Highland Kale Is a Versatile Mustard Green from Ethiopia

Reader Contribution by Fred Hempel
article image

A few years ago our collaborator, Menkir Tamrat, introduced us to a number of Ethiopian peppers and mustards. One of the mustards he brought to us – Highland Kale — turned out to be particularly captivating. Since then, we have increasingly ramped up production of this “blue” mustard, and it has become a mainstay of our winter and spring crops.

An Incredible Mustard: New Uses and a New Name

In Ethiopia, “Highland Kale” is known as Gomenzer, and the seeds are typically used for their cooking oils. Indeed, in many cases another, more collard-like, green called Gomen is preferred by Ethiopian chefs. However, we were initially struck by the smooth, full flavor of Gomenzer, and also its tenderness and lack of bitterness. It is a versatile green that can be eaten fresh, and mixed into salads, or cooked in oil with garlic. We also use it in soups, often adding it last, so that it retains much of its texture.

When we took samples of this versatile green to chefs, and other friends, the response was overwhelmingly positive. With no commercial seed source available, we started to harvest seed, for ourselves and others.

When it came time to start selling Gomenzer through our primary wholesale customer – San Francisco Specialty Produce – we needed a “common” name that could be used to convey the essence of the product. What we came up with was “Highland Kale”. Although Gomenzer is strictly-speaking a “mustard” we used “kale” because the color and flavor is very reminiscent of Tuscan Kale, albeit  softer and milder.  The “Highland” part of the name refers to the origins of Gomenzer in the cool highlands of Ethiopia. Other names for Gomenzer (Brassica carinata) are Ethiopian Blue Mustard and Ethiopian Kale. 

Growing Highland Kale

Highland Kale seeds germinate and grow quickly, and thus it competes well with weeds.  For this reason, we use Highland Kale as part of our winter cover crop, and we also grow it in rows that are seeded by hand. We typically sell the shoot “tops” that are similar to Broccoli Raab tops (but much better tasting, as far as we are concerned). The Highland Kale tops are more leafy than Broccoli Raab tops. It is nice that, when the tops of the plants are removed, lower secondary shoots provide us with 2nd and 3rd cuttings off of the same rows. Thus it is important to not cut all the way to the ground when harvesting. Allowing regrowth can be very important, particularly when trying to get a financial return on this crop.

Highland Kale also makes a great micro-green and a great baby green. And one more characteristic worth mentioning is that Highland Kale’s flavor stands up well to warm, summer temperatures. While many types of mustard greens become bitter as the temperature warms, Highland Kale remains tender with minimal bitterness. Bolting, however, is more rapid, and Highland Kale plants grown in the summer do not grow as large, prior to bolting and flowering.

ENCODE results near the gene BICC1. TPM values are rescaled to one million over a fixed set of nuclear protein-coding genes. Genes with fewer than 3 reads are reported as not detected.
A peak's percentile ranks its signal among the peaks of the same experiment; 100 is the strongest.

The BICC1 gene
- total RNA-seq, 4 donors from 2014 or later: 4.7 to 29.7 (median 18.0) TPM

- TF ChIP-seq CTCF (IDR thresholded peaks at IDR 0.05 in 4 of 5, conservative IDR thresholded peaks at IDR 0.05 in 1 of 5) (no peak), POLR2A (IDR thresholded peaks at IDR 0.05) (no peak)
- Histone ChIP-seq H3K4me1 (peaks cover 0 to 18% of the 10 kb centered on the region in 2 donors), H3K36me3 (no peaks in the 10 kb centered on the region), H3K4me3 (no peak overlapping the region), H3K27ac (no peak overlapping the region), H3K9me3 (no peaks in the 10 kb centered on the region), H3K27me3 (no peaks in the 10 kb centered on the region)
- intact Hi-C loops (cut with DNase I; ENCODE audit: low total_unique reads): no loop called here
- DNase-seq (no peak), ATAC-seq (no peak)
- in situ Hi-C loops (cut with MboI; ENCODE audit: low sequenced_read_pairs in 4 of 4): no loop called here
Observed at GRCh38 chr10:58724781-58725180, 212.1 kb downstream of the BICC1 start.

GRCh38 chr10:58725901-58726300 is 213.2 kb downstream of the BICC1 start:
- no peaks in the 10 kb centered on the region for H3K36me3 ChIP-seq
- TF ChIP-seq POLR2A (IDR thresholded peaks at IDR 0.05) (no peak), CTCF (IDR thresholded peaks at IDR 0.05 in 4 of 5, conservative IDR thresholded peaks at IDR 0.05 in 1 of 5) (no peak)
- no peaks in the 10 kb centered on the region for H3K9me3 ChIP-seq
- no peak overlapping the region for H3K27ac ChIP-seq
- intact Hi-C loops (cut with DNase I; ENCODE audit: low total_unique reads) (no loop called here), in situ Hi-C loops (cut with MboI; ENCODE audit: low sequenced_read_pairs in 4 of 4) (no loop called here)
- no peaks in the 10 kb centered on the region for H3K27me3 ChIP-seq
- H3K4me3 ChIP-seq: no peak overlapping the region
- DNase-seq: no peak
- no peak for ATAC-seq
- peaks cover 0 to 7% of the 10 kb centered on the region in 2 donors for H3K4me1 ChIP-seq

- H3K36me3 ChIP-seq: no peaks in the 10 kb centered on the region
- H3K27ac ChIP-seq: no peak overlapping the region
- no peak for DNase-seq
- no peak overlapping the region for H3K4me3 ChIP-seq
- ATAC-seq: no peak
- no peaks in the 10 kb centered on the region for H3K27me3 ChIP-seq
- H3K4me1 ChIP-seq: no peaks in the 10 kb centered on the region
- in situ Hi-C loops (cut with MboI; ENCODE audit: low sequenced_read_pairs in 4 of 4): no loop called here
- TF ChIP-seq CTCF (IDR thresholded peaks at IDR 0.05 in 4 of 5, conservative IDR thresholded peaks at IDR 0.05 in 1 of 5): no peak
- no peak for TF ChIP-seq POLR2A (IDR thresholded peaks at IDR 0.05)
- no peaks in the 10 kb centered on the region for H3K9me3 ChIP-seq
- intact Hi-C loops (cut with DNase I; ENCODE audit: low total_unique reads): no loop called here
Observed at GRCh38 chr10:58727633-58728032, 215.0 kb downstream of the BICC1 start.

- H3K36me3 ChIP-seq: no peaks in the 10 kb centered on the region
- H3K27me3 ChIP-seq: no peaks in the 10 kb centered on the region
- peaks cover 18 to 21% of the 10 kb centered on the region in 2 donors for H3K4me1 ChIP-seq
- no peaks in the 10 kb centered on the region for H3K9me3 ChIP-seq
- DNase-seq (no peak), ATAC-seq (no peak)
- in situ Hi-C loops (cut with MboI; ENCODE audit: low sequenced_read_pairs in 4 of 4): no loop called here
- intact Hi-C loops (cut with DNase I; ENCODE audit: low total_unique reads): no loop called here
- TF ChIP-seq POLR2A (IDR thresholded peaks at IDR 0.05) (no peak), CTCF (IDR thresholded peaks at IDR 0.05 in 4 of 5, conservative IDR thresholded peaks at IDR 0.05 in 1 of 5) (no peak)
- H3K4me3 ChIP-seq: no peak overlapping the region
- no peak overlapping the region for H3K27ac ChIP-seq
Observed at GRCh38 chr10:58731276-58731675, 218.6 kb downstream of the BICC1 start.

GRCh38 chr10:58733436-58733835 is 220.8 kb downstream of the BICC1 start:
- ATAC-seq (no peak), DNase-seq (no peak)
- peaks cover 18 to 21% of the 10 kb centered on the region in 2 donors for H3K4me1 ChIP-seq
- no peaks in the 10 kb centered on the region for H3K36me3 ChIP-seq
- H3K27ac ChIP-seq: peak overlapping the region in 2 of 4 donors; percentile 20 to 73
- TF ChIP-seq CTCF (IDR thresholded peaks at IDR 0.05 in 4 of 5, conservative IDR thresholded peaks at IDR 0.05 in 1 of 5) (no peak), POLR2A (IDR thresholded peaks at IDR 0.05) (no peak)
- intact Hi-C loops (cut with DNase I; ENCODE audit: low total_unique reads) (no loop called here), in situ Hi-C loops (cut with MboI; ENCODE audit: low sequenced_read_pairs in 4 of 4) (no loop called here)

Since all of these uses require many seeds, we make sure we let a couple of rows go “to seed” in the early summer. The great thing about harvesting Highland Kale is that the seed pods do not shatter easily on the plant, but shatter readily with a bit of rubbing by a harvester. So, it is easy to efficiently harvest seeds without fancy equipment. A set of seed screens is of great help, however, for cleaning the seed. Once cleaned, the seed should be spread out and allowed to dry. Packing up seed that is not fully dried will result in molding and should be avoided. Storing seed in paper envelopes is also recommended, to avoid molding.

Highland Kale is Now Available to Growers Large and Small

Of course, not everyone has the time to harvest their own seed, even when they need to use large amounts. For this reason, it is very exciting that Johnny’s Selected Seeds began selling a Highland Kale cultivar called Amara this year, that is available in bulk quantities. From what they tell us, Amara is a bit greener, and it does not have the tinges of purple that we see on the cultivar of Highland Kale that we have developed. While we have not grown our cultivar and Amara side-by-side yet, we are doing that now, as I just bought 5 lbs of Amara from Johnny’s Selected Seeds, in an effort to keep up with the strong demand for Highland Kale we are seeing this winter from our produce customers. We also have a darker green version of Highland Kale that we grow in small quantities. It will be exciting to see all 3 cultivars side-by-side this spring!

All MOTHER EARTH NEWS community bloggers have agreed to follow our Blogging Best Practices, and they are responsible for the accuracy of their posts. To learn more about the author of this post, click on the byline link at the top of the page.